National chit fund law on the anvil

The Lok Sabha on Thursday passed the Banking Regulation (Amendment) Bill 2017 that seeks to give banking regulator and the government more powers to deal with insolvency cases.

The bill seeks to replace the NPA Ordinance promulgated on May 7.The government is also in the process of drafting a national chit fund law to save poor people from dubious schemes.

Replying to the discussion on the bill in the Lok Sabha, Finance Minister Arun Jaitley said, “In the first round, the RBI had referred 12 cases to banks to be taken up for insolvency proceedings. In all the 12 cases, the insolvency process has been initiated. Shortly, we expect to see the process of resolution in these cases”.

Later, the House passed the bill by a voice vote. The bill will amend the Banking Regulation Act 1949.
He said that most of the NPAs were built up due to stress in steel, road, power and infrastructure sectors. The government is trying to solve them through multiple mechanisms.

The Centre has also authorised the Reserve Bank of India through the NPA Ordinance to asks banks to take insolvency resolution in respect of defaults, he said adding several laws such Sarfaesi Act and Insolvency and Bankruptcy Code have helped in resolving stressed asset problems to an extent.

Replying to a query on chit funds, Jaitley said there was a need for a pan-India law to deal with chit fund schemes in addition to the existing state laws. He said that Sebi was looking into it.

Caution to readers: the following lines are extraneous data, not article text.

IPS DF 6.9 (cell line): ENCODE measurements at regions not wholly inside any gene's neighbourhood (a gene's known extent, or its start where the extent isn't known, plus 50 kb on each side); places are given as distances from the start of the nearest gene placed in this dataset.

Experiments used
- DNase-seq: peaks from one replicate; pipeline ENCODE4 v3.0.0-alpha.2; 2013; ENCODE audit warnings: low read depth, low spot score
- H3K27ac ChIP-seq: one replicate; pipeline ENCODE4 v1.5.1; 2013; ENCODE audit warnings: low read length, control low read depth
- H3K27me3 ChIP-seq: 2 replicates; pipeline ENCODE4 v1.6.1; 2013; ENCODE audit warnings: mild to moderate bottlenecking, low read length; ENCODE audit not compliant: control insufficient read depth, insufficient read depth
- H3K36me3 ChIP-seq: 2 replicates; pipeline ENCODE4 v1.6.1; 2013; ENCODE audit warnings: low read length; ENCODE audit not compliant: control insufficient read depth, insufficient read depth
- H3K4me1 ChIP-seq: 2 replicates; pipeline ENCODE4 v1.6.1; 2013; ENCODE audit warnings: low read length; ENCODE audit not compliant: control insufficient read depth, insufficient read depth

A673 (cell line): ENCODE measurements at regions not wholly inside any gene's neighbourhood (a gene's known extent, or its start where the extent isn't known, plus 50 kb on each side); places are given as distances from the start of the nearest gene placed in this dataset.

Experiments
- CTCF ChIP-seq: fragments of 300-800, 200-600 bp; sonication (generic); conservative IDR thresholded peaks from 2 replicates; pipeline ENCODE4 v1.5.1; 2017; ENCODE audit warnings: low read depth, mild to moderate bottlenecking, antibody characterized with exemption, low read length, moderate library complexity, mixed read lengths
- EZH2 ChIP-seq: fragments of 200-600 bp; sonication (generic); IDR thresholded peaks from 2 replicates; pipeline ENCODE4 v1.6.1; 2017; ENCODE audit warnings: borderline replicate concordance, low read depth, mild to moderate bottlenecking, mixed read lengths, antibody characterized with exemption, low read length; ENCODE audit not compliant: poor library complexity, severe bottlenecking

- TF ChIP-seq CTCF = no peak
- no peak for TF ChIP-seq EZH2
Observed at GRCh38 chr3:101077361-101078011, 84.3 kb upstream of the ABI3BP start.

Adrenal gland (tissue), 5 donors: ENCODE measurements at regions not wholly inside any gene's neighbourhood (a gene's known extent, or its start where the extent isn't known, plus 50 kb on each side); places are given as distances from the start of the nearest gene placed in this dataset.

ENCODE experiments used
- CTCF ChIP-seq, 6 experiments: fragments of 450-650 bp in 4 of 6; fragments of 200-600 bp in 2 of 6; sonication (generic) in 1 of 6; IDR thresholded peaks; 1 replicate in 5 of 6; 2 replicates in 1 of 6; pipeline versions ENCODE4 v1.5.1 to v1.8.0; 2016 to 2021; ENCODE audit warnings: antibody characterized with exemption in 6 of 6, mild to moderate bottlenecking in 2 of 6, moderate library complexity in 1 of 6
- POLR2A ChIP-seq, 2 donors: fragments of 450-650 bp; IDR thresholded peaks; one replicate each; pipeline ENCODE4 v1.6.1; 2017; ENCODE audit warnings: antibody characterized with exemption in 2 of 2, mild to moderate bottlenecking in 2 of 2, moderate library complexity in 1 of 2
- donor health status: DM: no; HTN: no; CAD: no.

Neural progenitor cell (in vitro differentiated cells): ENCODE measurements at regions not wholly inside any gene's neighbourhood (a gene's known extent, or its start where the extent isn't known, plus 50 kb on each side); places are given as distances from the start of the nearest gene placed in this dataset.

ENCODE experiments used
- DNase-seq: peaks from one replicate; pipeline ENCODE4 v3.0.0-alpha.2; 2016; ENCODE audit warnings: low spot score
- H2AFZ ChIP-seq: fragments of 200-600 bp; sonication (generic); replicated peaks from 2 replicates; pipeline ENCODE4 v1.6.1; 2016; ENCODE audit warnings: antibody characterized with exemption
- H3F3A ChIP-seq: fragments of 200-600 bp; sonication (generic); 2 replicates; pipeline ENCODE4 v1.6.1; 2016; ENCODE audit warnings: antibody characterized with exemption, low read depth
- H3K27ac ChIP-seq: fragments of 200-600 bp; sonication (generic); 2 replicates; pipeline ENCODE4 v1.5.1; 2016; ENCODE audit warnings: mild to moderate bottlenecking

Defends SBI rate cut

Jaitley also defended the State Bank of India’s decision to cut interest rate on savings accounts saying high interest rates were prevalent when inflation too was very high.

“High interest rate on savings and fix deposits was during a time when inflation was 10-11% and sluggishness was setting in the economy. So when the lending rate came down, so did savings account,” Jaitley said, replying to a Zero Hour mention.

SBI had earlier this week cut interest rate on savings bank account deposits up to Rs 1 crore by 0.5% to 3.5%, the lowest in six years.

Jaitley said at a time when inflation was running as high as 10%, bank deposit rates were at 9%. But loans were extended by banks at 14%-15% interest rate and with such high interest rates, global industrial investments will not come in.

Jaitley, however, said that to protect the interests of senior citizens, the government has already floated a deposit scheme that guarantees 8-plus % interest rate.

Trinmool Congress leader Derek O’Brien had raised the issue of SBI slashing interest rates. He said 90% of savings bank deposits were of less than Rs 1 crore and the move to cut interest rate will affect small depositors, senior citizens and pensioners the most. Fixed deposit rate three years ago was 9%-10%, which has now fallen below 6%.

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